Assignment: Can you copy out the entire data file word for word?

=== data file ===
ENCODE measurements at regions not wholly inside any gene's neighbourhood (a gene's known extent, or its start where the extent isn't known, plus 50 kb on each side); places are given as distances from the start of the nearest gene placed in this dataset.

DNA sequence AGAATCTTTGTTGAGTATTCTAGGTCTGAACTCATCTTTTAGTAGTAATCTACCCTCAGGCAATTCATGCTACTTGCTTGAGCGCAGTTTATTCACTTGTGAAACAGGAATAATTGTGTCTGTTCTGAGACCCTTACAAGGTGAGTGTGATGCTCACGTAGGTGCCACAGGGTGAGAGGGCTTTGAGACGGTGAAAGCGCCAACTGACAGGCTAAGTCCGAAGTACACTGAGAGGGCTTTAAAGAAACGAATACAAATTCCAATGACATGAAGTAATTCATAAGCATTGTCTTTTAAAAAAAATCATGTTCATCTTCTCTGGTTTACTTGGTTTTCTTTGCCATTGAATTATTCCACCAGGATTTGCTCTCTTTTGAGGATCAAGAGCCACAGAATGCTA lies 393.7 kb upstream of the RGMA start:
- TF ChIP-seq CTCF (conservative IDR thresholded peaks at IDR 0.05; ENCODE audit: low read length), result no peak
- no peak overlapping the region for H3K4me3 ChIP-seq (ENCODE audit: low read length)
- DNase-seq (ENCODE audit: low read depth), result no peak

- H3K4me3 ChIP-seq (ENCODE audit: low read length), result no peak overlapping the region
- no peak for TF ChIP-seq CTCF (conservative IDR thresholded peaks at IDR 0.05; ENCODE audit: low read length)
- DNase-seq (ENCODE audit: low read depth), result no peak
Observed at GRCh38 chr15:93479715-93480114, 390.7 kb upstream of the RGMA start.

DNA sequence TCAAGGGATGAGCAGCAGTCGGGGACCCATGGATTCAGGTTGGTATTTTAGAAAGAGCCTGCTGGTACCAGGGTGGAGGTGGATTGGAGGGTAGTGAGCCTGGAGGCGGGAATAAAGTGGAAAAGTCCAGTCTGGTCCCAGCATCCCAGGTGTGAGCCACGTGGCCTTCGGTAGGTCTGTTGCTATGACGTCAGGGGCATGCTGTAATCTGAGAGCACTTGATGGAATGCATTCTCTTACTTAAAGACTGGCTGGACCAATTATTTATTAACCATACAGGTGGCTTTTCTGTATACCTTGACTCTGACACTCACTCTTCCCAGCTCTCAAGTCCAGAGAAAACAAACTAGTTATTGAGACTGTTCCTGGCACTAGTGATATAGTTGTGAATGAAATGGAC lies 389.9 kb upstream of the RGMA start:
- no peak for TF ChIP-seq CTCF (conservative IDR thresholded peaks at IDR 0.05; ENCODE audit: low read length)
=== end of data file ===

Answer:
ENCODE measurements at regions not wholly inside any gene's neighbourhood (a gene's known extent, or its start where the extent isn't known, plus 50 kb on each side); places are given as distances from the start of the nearest gene placed in this dataset.

DNA sequence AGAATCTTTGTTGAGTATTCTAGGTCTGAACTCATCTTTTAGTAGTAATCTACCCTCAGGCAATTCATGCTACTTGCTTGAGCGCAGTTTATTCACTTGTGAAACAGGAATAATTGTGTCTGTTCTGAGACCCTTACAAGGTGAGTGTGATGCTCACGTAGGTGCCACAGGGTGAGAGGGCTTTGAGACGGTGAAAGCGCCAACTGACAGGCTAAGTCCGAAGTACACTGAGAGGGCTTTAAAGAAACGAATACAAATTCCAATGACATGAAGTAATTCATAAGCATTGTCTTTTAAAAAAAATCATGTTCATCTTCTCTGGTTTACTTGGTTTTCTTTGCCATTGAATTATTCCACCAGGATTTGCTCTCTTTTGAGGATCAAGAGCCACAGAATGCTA lies 393.7 kb upstream of the RGMA start:
- TF ChIP-seq CTCF (conservative IDR thresholded peaks at IDR 0.05; ENCODE audit: low read length), result no peak
- no peak overlapping the region for H3K4me3 ChIP-seq (ENCODE audit: low read length)
- DNase-seq (ENCODE audit: low read depth), result no peak

- H3K4me3 ChIP-seq (ENCODE audit: low read length), result no peak overlapping the region
- no peak for TF ChIP-seq CTCF (conservative IDR thresholded peaks at IDR 0.05; ENCODE audit: low read length)
- DNase-seq (ENCODE audit: low read depth), result no peak
Observed at GRCh38 chr15:93479715-93480114, 390.7 kb upstream of the RGMA start.

DNA sequence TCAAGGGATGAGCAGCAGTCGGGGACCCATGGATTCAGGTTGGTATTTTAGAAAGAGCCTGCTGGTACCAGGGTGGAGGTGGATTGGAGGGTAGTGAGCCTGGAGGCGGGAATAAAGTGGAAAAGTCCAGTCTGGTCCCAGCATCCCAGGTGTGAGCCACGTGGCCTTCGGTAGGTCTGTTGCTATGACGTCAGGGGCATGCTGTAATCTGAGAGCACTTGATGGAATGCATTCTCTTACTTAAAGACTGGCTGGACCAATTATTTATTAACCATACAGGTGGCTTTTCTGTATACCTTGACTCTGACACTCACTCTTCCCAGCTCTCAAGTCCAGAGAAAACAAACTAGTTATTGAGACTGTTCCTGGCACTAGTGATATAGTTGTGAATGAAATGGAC lies 389.9 kb upstream of the RGMA start:
- no peak for TF ChIP-seq CTCF (conservative IDR thresholded peaks at IDR 0.05; ENCODE audit: low read length)